BDO Corporate Tax News

India - ITAT rejects virtual service PE concept, emphasises physical presence of employees for a service PE

The Delhi Income Tax Appellate Tribunal (ITAT) ruled on 14 March 2024 that the physical presence of employees or other personnel in India is essential to create a service permanent establishment (PE). The ITAT also held, in the context of the India-Singapore double tax agreement (DTA), that in the absence of virtual service PE provisions in a relevant DTA, services provided remotely do not give rise to a virtual service PE in India.

Historically, a service PE of a nonresident entity can be created in India if the foreign entity provides services in India using its own employees or through other personnel who are physically present in India for a specific period of time (typically 90 days) in a fiscal year (FY) and render the services. However, with the rise of highly digitised business models, the physical presence requirement is being challenged. The OECD in its interim 2018 report on the “Tax Challenges arising from digitalisation” highlighted the concept of a virtual service PE, which does not require the physical presence of a nonresident entity. Countries such as Israel and Kuwait have adopted rules under which a nonresident will have a service PE if it provides services, including consulting services, through employees or other personnel who are offshore and not physically present in the source country.
Facts of the case
The taxpayer, a resident of Singapore, provided legal advisory services to international clients, including clients in India. For FY 2019-20 and 2020-21, the taxpayer entered into legal advisory contracts with Indian clients. In FY 2019-20, the advisory services were partly rendered from outside India but three of the taxpayer’s employees travelled to India for a total period of 120 days, which included vacation (36 days), business development activities (35 days), the provision of services to Indian clients and five common days (i.e., days on which more than one employee was present in India). In FY 2020-21, services were rendered remotely from outside India and no employees visited India.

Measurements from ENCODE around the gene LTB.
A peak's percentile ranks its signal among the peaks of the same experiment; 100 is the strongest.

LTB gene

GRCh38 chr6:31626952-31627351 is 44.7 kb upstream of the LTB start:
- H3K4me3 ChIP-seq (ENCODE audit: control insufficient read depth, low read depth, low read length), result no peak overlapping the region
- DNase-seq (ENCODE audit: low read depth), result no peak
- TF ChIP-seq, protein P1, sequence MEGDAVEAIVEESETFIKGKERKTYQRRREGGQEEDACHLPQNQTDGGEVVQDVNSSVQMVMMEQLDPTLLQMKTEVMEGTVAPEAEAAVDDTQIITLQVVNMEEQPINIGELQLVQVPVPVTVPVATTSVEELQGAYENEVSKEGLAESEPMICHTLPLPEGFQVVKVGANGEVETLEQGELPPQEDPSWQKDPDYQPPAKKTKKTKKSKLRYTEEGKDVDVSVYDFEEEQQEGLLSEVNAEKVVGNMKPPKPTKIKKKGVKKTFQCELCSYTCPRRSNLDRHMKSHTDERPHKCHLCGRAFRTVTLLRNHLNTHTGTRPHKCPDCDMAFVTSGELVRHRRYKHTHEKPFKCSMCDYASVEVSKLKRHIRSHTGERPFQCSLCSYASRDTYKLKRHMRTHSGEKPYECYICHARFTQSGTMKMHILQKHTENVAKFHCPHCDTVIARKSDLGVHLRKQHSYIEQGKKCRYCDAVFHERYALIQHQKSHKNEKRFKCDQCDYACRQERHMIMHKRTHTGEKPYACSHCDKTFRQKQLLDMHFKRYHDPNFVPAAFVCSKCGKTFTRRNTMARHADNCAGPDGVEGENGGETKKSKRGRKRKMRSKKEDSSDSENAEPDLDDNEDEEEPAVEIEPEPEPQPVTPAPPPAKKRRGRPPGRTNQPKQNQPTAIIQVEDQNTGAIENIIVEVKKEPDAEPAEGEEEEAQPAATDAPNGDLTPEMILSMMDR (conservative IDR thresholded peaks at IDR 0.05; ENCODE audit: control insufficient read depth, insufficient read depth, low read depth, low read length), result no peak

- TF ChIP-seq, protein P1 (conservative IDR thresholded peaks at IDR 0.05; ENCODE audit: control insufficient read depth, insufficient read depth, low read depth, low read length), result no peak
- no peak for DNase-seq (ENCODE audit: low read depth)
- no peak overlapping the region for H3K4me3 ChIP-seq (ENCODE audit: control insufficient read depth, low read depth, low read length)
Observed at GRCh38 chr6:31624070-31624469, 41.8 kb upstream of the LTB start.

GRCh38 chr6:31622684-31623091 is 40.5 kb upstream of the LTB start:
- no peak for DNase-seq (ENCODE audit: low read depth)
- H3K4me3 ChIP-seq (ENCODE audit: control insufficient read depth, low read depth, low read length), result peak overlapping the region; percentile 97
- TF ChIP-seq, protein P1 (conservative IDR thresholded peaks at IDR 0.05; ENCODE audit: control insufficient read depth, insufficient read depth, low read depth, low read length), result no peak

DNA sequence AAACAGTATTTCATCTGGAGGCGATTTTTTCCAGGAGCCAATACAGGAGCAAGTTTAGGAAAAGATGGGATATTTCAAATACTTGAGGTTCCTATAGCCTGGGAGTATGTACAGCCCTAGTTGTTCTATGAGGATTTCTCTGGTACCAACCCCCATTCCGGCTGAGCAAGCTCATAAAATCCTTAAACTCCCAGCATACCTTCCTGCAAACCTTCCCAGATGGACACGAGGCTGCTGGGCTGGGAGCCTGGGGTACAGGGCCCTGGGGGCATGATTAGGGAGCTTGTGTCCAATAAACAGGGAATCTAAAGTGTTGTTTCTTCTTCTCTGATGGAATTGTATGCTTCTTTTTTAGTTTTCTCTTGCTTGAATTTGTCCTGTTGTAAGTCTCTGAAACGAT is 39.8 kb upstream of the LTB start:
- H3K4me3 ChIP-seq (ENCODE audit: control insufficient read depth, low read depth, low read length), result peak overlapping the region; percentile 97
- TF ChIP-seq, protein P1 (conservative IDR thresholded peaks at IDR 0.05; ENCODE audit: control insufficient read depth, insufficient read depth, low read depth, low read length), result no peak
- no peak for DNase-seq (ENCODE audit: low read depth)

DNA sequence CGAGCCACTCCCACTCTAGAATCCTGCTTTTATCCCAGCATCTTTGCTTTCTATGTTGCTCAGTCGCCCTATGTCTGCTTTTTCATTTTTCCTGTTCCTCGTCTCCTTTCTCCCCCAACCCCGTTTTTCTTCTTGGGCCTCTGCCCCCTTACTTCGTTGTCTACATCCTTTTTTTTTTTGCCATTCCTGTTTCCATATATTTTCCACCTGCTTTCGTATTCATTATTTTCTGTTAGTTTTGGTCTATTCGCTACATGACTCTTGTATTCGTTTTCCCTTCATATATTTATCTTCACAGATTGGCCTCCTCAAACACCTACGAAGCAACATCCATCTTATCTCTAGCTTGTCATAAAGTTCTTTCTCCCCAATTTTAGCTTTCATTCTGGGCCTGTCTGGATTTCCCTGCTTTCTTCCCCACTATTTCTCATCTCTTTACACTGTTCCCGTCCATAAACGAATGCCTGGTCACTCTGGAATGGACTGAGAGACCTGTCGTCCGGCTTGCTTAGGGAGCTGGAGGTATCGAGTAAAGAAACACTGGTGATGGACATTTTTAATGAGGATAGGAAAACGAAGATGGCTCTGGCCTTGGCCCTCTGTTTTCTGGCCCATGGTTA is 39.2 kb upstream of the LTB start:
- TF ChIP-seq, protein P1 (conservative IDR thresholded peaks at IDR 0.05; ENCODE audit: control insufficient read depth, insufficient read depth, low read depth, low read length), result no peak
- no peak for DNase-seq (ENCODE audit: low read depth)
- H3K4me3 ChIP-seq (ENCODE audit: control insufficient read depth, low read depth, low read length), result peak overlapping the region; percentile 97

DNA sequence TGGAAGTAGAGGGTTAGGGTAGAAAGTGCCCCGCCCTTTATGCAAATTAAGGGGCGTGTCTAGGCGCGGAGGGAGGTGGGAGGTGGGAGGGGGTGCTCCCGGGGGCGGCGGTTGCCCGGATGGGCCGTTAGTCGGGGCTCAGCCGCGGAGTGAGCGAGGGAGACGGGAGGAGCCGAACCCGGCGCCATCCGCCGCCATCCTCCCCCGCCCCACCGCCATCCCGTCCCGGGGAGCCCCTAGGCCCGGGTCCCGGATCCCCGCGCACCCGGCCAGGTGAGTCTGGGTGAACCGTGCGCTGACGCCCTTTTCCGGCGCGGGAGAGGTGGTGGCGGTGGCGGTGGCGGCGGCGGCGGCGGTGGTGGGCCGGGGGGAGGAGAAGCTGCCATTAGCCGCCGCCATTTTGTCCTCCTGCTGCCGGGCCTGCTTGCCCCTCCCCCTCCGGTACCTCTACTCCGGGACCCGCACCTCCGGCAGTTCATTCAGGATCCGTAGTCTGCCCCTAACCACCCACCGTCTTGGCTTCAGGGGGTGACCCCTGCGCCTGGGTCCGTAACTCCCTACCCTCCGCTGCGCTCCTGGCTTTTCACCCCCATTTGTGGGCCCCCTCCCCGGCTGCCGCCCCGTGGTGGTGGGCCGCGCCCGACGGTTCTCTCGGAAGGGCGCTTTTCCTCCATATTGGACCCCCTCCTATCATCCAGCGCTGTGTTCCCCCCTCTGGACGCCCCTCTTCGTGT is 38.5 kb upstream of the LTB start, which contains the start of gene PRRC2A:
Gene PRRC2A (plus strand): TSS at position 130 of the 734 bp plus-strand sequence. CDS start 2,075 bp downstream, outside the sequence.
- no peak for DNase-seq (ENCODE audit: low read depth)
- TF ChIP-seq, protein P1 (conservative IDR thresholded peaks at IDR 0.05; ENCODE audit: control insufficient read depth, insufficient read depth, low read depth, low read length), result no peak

The taxpayer elected to be subject to the India-Singapore DTA and filed its tax return for FY 2020-21 declaring no income and claiming a tax credit for taxes deducted at source. Under the service PE provision in the DTA, a nonresident will be deemed to have a PE in India if it supplies services within India through its employees or other personnel provided the activities continue within India for a period or periods aggregating at least 90 days. The Indian assessing tax officer determined that the taxpayer created both a service PE in India based on the physical presence of its employees and a virtual service PE. The officer took the position that the duration of the provision of services both within and outside India should be included in determining whether the 90-day threshold was met. The taxpayer appealed and the case was eventually brought before the ITAT.
ITAT decision
The Delhi ITAT held in favour of the taxpayer that it did not have a virtual service PE in India because the India-Singapore DTA does not contain such a provision, so only the service PE provision in the DTA—which requires the physical rendering of services in India—should be applied.